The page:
Flaunting wealth on social media has a negative impact on reputation

Many ultra-high-net-worth families have found that social media has inadvertently become part of their lives, but with it comes a myriad of reputational dangers unique to the high-net-worth community. According to our latest UHNWI Public Barometer, 25 per cent of the public said flaunting wealth online negatively affects what they think of them.

Private jet on runway

What are the risks, and how should families respond?

Private lives of UHNW families are firmly under the spotlight

Whether liked or disliked, UHNW families are already under the media spotlight. By accumulating a certain level of wealth, there will always be an element of media interest in their lives, and this stretches to the whole family not just the wealth creator or principal.

Using social media is opening a window into our personal lives, but for UHNWIs, this window is not just opened to loved ones, but to the wider public and the media too.

The primary reputational risk for UHNWIs is when they use social media to flaunt their wealth and lifestyle online for others to see.

Social media has blurred the line between personal and private; it is increasingly being used by the media as a primary source for stories, and this applies equally to the national and local press.

Of course, successful individuals are right to expect the same level of privacy as anyone else. However, as the nature of journalism has evolved, glossy, lifestyle and sensationalist stories about wealth and glamour make for a good story which will generate clicks for them.

Given that it is a journalist’s job to provide information on the people they write about, they will often illustrate their articles with pictures from social media.

A photograph of a luxury family holiday may seem harmless, posted with the best intentions, but it may be picked up by the media who perceive it to be a newsworthy story given their wealth and profile.

Reputational dangers of social media: a ripple effect

The risks of flaunting wealth and lifestyle on personal social media channels such as Instagram, Twitter or Facebook are far-reaching and can be long term.

According to our research, the primary reputational risk for UHNWIs is when they use social media to flaunt their wealth and lifestyle online for others to see. It’s this type of content which can attract unwanted attention, and there have been examples of many UHNW families posting content on Instagram which attracted column inches in the national newspapers.

Using these examples, flaunting wealth online can be pictures from a luxury wedding, a picture of any luxury assets such as a supercar, yacht or jet, or it could be a picture of an expensive family holiday.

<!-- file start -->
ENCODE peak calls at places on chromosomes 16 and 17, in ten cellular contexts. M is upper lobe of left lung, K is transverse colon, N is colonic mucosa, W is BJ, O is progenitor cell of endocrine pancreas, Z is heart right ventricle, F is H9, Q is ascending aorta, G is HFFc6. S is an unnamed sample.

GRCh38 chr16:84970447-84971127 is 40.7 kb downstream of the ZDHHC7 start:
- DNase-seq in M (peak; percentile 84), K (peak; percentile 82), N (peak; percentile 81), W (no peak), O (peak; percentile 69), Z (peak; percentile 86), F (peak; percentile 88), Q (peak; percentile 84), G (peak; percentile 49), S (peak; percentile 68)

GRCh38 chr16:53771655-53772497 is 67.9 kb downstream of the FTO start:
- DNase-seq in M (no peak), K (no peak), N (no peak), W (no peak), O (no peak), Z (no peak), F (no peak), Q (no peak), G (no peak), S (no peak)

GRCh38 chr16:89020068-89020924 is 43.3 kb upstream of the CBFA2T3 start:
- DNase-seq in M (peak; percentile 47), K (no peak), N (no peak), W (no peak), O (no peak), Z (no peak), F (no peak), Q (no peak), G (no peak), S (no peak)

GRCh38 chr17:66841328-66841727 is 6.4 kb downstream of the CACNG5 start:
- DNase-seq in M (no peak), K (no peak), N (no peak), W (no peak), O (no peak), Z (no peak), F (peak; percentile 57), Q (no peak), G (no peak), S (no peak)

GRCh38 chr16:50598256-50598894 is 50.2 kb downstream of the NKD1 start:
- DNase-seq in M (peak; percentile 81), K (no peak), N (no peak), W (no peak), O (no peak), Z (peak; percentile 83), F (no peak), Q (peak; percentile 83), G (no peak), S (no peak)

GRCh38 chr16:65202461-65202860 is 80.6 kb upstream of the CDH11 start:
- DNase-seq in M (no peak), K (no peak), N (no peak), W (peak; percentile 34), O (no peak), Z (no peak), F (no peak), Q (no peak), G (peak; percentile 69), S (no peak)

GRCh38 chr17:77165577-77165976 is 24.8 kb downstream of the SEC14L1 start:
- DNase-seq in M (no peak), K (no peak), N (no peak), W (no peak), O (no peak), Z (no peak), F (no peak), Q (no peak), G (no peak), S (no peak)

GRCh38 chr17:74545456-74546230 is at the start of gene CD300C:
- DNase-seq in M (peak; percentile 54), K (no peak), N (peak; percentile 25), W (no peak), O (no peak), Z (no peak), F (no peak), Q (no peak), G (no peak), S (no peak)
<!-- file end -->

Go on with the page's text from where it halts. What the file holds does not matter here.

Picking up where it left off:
Using social media is opening a window into our personal lives, but for UHNWIs, this window is not just opened to loved ones, but to the wider public and the media too.

It’s this type of content which poses risks to the UHNW community as it can not only lead to greater exposure, but also create issues for how a family is perceived by the public and other target constituencies. It could lead to them being perceived as flashy, gaudy or egotistical, which in many cases is unrepresentative and inaccurate.

As we live in the era of digital news, these types of unhelpful stories are online forever. The days of today’s news being tomorrow’s chip paper are over. News articles – good and bad – can sit on the first page of Google for a search of your name forever.

This means a negative story will still be read in six, 12, 24 months’ time when someone reactively searches your name online – be it a future investment partner, employee, an associate, banker or politician.

What should UHNW families do?

For many families, but certainly not all, social media use is a choice not a necessity, and many would not want, or in fact need, to delete all their accounts, even knowing the dangers.

However, these risks can be prevented by considering their social media profiles under their overall family communications strategy.

Families should:

Many successful families do not consider the risks of social media early enough or fall into the trap of thinking they are not people of any interest. Often, they don’t see the immediate risks, but these risks can become greater if they are suddenly thrown into the spotlight for something else such as a family crisis, business issue or selling the family business.

If families act now, they can insure themselves against future risks.

Transmission Private publishes a monthly newsletter that tracks the future of reputation management for private clients.

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Transmission Private publishes a monthly newsletter that tracks the future of reputation management for private clients.